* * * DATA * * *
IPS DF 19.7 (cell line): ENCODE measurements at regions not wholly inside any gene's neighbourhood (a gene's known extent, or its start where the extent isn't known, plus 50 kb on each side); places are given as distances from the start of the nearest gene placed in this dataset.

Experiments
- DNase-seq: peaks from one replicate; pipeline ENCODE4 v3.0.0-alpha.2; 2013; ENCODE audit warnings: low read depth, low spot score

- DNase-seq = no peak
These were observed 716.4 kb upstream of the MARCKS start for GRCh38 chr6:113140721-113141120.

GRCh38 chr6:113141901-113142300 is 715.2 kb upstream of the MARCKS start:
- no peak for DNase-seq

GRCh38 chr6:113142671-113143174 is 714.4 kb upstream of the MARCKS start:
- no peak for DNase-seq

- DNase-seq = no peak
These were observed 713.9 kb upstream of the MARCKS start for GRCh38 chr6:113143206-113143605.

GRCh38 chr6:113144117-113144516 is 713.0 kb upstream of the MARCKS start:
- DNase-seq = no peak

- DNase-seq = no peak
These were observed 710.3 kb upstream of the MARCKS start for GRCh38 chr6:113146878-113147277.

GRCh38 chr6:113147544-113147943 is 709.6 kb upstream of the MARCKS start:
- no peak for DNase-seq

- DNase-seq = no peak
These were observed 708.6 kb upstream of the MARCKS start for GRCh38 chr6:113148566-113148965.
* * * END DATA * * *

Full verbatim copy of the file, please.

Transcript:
IPS DF 19.7 (cell line): ENCODE measurements at regions not wholly inside any gene's neighbourhood (a gene's known extent, or its start where the extent isn't known, plus 50 kb on each side); places are given as distances from the start of the nearest gene placed in this dataset.

Experiments
- DNase-seq: peaks from one replicate; pipeline ENCODE4 v3.0.0-alpha.2; 2013; ENCODE audit warnings: low read depth, low spot score

- DNase-seq = no peak
These were observed 716.4 kb upstream of the MARCKS start for GRCh38 chr6:113140721-113141120.

GRCh38 chr6:113141901-113142300 is 715.2 kb upstream of the MARCKS start:
- no peak for DNase-seq

GRCh38 chr6:113142671-113143174 is 714.4 kb upstream of the MARCKS start:
- no peak for DNase-seq

- DNase-seq = no peak
These were observed 713.9 kb upstream of the MARCKS start for GRCh38 chr6:113143206-113143605.

GRCh38 chr6:113144117-113144516 is 713.0 kb upstream of the MARCKS start:
- DNase-seq = no peak

- DNase-seq = no peak
These were observed 710.3 kb upstream of the MARCKS start for GRCh38 chr6:113146878-113147277.

GRCh38 chr6:113147544-113147943 is 709.6 kb upstream of the MARCKS start:
- no peak for DNase-seq

- DNase-seq = no peak
These were observed 708.6 kb upstream of the MARCKS start for GRCh38 chr6:113148566-113148965.